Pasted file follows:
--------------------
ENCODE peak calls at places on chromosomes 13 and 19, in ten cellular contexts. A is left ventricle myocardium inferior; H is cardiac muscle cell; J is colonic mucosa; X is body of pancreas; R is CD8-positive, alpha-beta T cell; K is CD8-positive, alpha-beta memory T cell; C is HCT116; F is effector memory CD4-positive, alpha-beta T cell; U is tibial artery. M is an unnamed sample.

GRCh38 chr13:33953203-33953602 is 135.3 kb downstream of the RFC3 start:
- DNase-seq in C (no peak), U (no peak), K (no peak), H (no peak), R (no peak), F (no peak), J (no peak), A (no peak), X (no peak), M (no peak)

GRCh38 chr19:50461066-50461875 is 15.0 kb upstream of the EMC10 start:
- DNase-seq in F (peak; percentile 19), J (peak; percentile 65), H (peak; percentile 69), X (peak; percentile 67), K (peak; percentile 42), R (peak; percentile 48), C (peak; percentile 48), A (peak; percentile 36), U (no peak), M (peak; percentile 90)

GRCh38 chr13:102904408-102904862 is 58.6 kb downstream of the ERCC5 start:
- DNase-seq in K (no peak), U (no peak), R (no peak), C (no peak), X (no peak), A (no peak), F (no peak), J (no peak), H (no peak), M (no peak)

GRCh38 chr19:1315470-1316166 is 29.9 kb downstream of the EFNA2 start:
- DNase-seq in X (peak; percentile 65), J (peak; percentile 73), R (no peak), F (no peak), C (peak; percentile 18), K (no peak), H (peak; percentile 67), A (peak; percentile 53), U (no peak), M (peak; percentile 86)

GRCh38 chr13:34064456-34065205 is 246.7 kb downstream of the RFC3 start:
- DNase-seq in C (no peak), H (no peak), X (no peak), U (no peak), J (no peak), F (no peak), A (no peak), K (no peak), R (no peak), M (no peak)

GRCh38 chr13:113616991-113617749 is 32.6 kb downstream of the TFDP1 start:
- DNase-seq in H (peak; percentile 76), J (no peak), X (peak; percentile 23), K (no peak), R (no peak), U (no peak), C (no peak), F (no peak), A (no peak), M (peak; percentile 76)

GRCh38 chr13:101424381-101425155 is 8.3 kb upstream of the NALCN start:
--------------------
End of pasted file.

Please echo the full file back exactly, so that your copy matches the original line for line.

ENCODE peak calls at places on chromosomes 13 and 19, in ten cellular contexts. A is left ventricle myocardium inferior; H is cardiac muscle cell; J is colonic mucosa; X is body of pancreas; R is CD8-positive, alpha-beta T cell; K is CD8-positive, alpha-beta memory T cell; C is HCT116; F is effector memory CD4-positive, alpha-beta T cell; U is tibial artery. M is an unnamed sample.

GRCh38 chr13:33953203-33953602 is 135.3 kb downstream of the RFC3 start:
- DNase-seq in C (no peak), U (no peak), K (no peak), H (no peak), R (no peak), F (no peak), J (no peak), A (no peak), X (no peak), M (no peak)

GRCh38 chr19:50461066-50461875 is 15.0 kb upstream of the EMC10 start:
- DNase-seq in F (peak; percentile 19), J (peak; percentile 65), H (peak; percentile 69), X (peak; percentile 67), K (peak; percentile 42), R (peak; percentile 48), C (peak; percentile 48), A (peak; percentile 36), U (no peak), M (peak; percentile 90)

GRCh38 chr13:102904408-102904862 is 58.6 kb downstream of the ERCC5 start:
- DNase-seq in K (no peak), U (no peak), R (no peak), C (no peak), X (no peak), A (no peak), F (no peak), J (no peak), H (no peak), M (no peak)

GRCh38 chr19:1315470-1316166 is 29.9 kb downstream of the EFNA2 start:
- DNase-seq in X (peak; percentile 65), J (peak; percentile 73), R (no peak), F (no peak), C (peak; percentile 18), K (no peak), H (peak; percentile 67), A (peak; percentile 53), U (no peak), M (peak; percentile 86)

GRCh38 chr13:34064456-34065205 is 246.7 kb downstream of the RFC3 start:
- DNase-seq in C (no peak), H (no peak), X (no peak), U (no peak), J (no peak), F (no peak), A (no peak), K (no peak), R (no peak), M (no peak)

GRCh38 chr13:113616991-113617749 is 32.6 kb downstream of the TFDP1 start:
- DNase-seq in H (peak; percentile 76), J (no peak), X (peak; percentile 23), K (no peak), R (no peak), U (no peak), C (no peak), F (no peak), A (no peak), M (peak; percentile 76)

GRCh38 chr13:101424381-101425155 is 8.3 kb upstream of the NALCN start: